Emojis are taking over Instagram


WhistleOut
05 May 2015

If you weren’t already mourning the decline of the English language thanks to textspeak and Internet acronyms, you might be about to start: social media app Instagram is reporting that Emoji is the new go-to slang for the tech-savvy.

Instagram – the photo-sharing phenomenon that’s been embraced by teens, foodies and celebrities – has released results of an analysis into Emoji use by its users, with the findings showing that almost half of all Instagram comments now contain at least one of the popular pictograms.

What's Emoji?

Emoji, for those unfamiliar, are a bunch of small, simple pics that can be used in place of text in messages, social media posts and online. The Emoji characters first came to iOS users in 2011, with Android devices getting the feature a year later and 2013 seeing an all-Emoji translation of Herman Melville’s Moby Dick (called – you guessed it – Emoji Dick) hit the Internet.

Now, in 2015, Emoji has become what Instagram calls ‘a valid and near-universal method of expression in all languages.’ The popularity of the symbols isn’t just limited to English speakers - the above analysis ranks Finland as number one on Instagram’s list of Emoji-loving countries, closely followed by France.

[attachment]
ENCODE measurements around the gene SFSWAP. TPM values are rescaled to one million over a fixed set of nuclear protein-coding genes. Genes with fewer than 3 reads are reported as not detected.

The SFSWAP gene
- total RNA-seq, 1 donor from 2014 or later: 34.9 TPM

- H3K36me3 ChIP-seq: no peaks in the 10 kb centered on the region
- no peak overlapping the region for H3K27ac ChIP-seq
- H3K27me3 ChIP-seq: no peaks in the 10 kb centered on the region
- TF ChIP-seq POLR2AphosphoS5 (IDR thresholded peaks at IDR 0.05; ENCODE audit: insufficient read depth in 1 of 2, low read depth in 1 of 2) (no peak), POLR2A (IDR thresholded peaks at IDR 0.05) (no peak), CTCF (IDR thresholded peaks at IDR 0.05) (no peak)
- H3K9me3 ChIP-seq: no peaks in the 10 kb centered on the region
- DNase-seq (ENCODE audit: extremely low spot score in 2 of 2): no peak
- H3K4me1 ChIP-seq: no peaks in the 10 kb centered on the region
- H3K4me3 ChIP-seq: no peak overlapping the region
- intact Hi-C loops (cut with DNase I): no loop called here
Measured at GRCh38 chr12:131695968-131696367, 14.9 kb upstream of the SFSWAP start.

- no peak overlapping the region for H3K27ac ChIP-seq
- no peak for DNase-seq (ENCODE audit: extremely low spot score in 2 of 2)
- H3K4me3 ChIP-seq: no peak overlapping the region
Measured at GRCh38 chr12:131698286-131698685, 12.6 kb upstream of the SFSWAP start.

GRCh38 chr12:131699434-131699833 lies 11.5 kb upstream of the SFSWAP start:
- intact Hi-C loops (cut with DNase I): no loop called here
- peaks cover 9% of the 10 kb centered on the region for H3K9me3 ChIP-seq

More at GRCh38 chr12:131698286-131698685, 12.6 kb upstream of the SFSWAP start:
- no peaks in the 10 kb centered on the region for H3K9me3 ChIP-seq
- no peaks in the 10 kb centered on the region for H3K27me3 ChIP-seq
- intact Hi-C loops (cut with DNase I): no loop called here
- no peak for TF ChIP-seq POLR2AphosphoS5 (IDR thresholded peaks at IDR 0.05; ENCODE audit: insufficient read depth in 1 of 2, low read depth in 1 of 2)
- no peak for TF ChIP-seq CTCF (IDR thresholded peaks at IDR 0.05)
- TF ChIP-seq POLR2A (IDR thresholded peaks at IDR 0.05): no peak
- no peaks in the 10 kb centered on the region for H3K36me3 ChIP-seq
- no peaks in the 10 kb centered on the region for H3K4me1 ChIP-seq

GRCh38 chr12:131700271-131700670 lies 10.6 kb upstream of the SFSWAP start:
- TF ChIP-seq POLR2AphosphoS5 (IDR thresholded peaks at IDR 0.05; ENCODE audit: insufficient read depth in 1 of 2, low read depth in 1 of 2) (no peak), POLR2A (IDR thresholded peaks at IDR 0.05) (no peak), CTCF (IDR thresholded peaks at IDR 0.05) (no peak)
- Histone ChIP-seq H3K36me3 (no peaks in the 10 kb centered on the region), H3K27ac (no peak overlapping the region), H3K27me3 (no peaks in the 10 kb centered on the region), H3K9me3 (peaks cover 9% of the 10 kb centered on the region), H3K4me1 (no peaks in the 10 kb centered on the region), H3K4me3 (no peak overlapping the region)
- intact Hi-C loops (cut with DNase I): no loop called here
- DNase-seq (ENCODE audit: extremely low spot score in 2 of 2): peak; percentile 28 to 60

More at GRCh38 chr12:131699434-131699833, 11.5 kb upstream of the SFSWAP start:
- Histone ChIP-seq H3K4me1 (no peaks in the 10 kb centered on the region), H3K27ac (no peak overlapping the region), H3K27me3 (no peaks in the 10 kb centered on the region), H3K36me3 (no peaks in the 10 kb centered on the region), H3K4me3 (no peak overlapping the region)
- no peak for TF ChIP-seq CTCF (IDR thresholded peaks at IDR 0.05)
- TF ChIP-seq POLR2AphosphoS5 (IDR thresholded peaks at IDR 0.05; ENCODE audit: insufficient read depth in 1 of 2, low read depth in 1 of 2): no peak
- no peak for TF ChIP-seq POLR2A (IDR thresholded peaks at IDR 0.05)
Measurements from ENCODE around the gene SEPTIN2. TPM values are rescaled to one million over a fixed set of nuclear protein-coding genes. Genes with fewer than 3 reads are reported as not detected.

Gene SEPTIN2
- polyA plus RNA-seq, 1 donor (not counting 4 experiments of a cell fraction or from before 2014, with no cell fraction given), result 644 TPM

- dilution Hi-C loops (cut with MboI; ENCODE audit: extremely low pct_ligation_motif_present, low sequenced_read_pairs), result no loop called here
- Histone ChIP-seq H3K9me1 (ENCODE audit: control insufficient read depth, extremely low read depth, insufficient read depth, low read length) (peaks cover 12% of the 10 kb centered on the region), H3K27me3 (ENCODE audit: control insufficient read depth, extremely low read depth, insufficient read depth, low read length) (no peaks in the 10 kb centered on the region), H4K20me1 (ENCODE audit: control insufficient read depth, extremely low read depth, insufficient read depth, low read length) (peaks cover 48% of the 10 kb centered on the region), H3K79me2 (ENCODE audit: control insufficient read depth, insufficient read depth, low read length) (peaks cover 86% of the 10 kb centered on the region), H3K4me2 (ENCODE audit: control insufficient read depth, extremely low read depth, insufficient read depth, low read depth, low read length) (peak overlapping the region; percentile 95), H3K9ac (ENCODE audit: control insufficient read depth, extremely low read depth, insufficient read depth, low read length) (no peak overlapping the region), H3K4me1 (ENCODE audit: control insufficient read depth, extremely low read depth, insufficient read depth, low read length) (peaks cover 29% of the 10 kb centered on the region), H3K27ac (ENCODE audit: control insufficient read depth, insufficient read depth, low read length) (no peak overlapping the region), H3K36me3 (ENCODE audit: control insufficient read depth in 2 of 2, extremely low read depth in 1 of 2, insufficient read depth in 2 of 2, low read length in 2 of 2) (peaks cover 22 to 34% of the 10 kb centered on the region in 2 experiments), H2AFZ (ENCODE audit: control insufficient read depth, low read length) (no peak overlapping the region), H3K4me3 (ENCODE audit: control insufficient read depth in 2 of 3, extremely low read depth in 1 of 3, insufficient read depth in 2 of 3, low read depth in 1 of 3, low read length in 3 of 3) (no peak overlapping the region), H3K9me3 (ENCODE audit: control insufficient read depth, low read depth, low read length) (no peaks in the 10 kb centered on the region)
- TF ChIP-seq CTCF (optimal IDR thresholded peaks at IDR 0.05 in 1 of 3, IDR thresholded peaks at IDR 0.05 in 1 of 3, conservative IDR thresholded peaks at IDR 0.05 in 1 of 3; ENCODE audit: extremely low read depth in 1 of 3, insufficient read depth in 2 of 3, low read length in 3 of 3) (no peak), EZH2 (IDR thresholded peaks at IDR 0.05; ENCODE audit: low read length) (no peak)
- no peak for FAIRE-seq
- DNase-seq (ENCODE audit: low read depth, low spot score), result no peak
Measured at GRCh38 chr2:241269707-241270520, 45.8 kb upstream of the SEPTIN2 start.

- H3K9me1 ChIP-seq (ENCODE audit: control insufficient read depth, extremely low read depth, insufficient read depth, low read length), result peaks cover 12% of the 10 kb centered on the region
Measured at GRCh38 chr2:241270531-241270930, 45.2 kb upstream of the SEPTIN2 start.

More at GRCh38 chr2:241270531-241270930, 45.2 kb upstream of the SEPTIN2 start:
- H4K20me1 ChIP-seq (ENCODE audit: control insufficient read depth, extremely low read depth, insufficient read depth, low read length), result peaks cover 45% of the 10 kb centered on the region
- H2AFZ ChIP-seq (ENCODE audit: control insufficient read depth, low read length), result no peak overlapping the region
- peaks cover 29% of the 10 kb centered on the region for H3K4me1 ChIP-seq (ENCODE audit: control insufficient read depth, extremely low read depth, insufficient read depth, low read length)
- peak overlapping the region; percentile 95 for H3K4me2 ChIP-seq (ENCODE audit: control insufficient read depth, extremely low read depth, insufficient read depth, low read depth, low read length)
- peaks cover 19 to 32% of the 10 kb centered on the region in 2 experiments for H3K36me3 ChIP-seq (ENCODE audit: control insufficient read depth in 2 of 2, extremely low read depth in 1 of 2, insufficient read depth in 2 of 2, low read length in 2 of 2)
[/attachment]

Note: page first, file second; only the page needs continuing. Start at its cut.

Regardless of country, usage patterns are similar. Instead of using dated slang such as ‘LOL’ or ‘LMAO’, users instead prefer the ‘crying with laughter smiley face’ Emoji character – it’s the most-frequently used symbol on Instagram posts. This is followed by ‘smiley face with love heart eyes’ in the number two spot, and a simple red love heart in third place.

But why?

It’s easy to understand the popularity of the symbols: after all, a smiley face generally translates the same in any language, and peppering communication with cute images and characters is a way to individualise, and pretty up, your conversation. So it makes sense that using complicated acronyms, and typing in full sentences, might be replaced by a quick thumbs-up symbol or 'kissy face'.

Instagram’s findings coincide with the app allowing users to hashtag Emojis, and search for posts via the tiny pictograms. Well, most of them anyway – the ever-popular purple eggplant Emoji is blacklisted from Insta-search, most likely because the vast majority of usage has nothing to do with actual eggplants. As to what users are actually referring to, we’ll leave it up to your imagination.

If you want to get in on the trend, check out our guide to setting up the Emoji keyboard on iOS devices and on Android smartphones.


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